Join the union and get discount pet insurance?

I think the struggle is over, comrade.

But unions have had to rethink themselves quite drastically, and there are some early signs that this is paying off in some interesting and exciting ways.

Unions have been reaching out to groups of workers who have never been organised before. The union I work for, Unite – traditionally an engineering union – now has a faith workers branch, with clergy from most religions. The union has a recognition agreement with the Church of Scotland, and it is a very interesting and heartening experience to meet a senior shop steward with the title “Reverend”.

Comrade reverend, do you think the members will vote for strike action if their demands for more divine intervention are not met?

That’d make the old gaffer sit up and take notice.

The union I belong to – yes, even people who work for unions have a union in Britain – is the GMB. They have a sex workers branch, with organised brothels and strip clubs, as well as a tattooists branch.

Most unions have also made a real effort to recruit and support migrant workers. I was involved with a case where a Scottish company wanted to recruit from Poland. Unite – which has recognition with the company – got an agreement that all Polish recruits would come in on the same terms and conditions as local workers, and even sent shop stewards to the recruitment events in Poland.

The union organised welcome packs, assisted in opening bank accounts, and arranged English lessons for the migrants, who all joined the union and elected a Polish shop steward. A lot of other unions have been doing similar things.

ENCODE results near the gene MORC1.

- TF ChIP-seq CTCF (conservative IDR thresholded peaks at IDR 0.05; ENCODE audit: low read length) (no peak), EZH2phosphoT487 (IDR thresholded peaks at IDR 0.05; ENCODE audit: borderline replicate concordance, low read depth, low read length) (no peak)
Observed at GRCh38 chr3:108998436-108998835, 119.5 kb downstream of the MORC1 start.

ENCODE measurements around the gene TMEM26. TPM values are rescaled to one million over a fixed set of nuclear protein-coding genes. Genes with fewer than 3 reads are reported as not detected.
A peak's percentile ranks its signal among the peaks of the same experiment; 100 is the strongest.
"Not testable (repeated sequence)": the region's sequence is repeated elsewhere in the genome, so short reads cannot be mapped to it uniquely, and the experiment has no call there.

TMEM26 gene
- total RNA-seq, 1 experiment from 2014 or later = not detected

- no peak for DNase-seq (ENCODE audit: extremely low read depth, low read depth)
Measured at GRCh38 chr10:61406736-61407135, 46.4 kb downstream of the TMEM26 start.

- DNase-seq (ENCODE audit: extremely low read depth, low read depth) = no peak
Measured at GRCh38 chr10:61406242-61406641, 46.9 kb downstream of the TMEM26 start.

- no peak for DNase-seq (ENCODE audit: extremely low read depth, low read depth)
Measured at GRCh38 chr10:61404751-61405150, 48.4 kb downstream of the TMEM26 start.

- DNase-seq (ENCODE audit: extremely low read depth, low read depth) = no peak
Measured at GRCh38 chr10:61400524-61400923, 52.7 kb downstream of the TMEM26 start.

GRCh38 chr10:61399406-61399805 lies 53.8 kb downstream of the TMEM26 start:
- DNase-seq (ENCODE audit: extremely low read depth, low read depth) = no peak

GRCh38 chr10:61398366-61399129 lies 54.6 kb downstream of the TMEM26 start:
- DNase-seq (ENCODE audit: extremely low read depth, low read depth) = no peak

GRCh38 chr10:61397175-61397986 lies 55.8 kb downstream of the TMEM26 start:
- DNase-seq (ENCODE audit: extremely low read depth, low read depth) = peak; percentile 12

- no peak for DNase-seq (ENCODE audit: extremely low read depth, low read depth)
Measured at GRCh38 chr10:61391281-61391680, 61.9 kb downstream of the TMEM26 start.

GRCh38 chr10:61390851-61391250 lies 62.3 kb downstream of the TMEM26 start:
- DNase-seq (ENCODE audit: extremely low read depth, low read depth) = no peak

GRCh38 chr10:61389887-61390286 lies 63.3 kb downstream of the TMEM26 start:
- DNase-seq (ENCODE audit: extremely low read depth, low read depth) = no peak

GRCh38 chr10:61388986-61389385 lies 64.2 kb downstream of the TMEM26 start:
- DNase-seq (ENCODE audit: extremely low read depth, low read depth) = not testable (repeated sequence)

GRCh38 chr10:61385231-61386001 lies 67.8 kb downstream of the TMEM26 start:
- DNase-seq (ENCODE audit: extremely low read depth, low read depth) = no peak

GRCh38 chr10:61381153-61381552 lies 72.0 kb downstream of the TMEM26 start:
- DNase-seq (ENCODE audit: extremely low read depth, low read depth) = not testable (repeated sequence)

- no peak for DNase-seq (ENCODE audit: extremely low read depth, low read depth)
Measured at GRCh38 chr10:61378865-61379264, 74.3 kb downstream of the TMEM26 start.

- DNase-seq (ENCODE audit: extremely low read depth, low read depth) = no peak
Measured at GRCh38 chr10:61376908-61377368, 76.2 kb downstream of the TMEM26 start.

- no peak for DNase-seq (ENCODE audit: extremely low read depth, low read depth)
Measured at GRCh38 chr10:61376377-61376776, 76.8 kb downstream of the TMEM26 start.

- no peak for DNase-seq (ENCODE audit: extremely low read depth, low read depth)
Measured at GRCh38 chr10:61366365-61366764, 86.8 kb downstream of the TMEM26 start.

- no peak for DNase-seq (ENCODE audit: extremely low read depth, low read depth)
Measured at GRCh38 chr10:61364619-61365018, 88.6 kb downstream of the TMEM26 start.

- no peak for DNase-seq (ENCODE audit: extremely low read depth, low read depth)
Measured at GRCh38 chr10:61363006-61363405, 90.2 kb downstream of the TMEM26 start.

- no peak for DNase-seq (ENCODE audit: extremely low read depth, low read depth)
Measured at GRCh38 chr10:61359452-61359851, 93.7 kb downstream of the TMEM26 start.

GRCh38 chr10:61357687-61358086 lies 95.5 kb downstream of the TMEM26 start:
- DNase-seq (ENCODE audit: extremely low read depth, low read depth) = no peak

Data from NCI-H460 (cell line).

Most unions also have an active lifelong learning department, organising free learning opportunities for members – often in new technologies – and bargaining with employers, the government and sector skills councils (called SETAs in South Africa) around skills.

Even more interesting is the policy of Unite to form the first multinational trade union, as the only force that can resist multinational corportations.

According to one national officer,

“It’s the old syndicalist dream of the One Big Union“,

As it stands, Unite – already the biggest union in the UK with more than two million members – is set to merge with the US and Canadian United Steel Workers. There have also been talks with I G Metall in Germany, NUMSA in South Africa and other trade unions.

Tactically, this is one of the most intelligent things I’ve heard from the trade union movement in years. It remains to be seen, of course, whether this will be top-heavy, or result in genuinely bringing together workers in different countries.

Also interesting is the embrace of new media by the union movement. LabourStart has long been an excellent union campaigning tool, but unions have recently seen the possibilities offered by web 2.0 – Unite has video podcasts and syndication, you can join online, but perhaps most interestingly an invitation to join the union’s Facebook group on the front page.

It’s all very exciting and interesting.

As a caveat, I would say most unions have been quite poor politically, by being far too uncritical of Labour, and not supporting leadership candidates with trade union principals.

Exciting times for trade unions. Watch this space, or this one.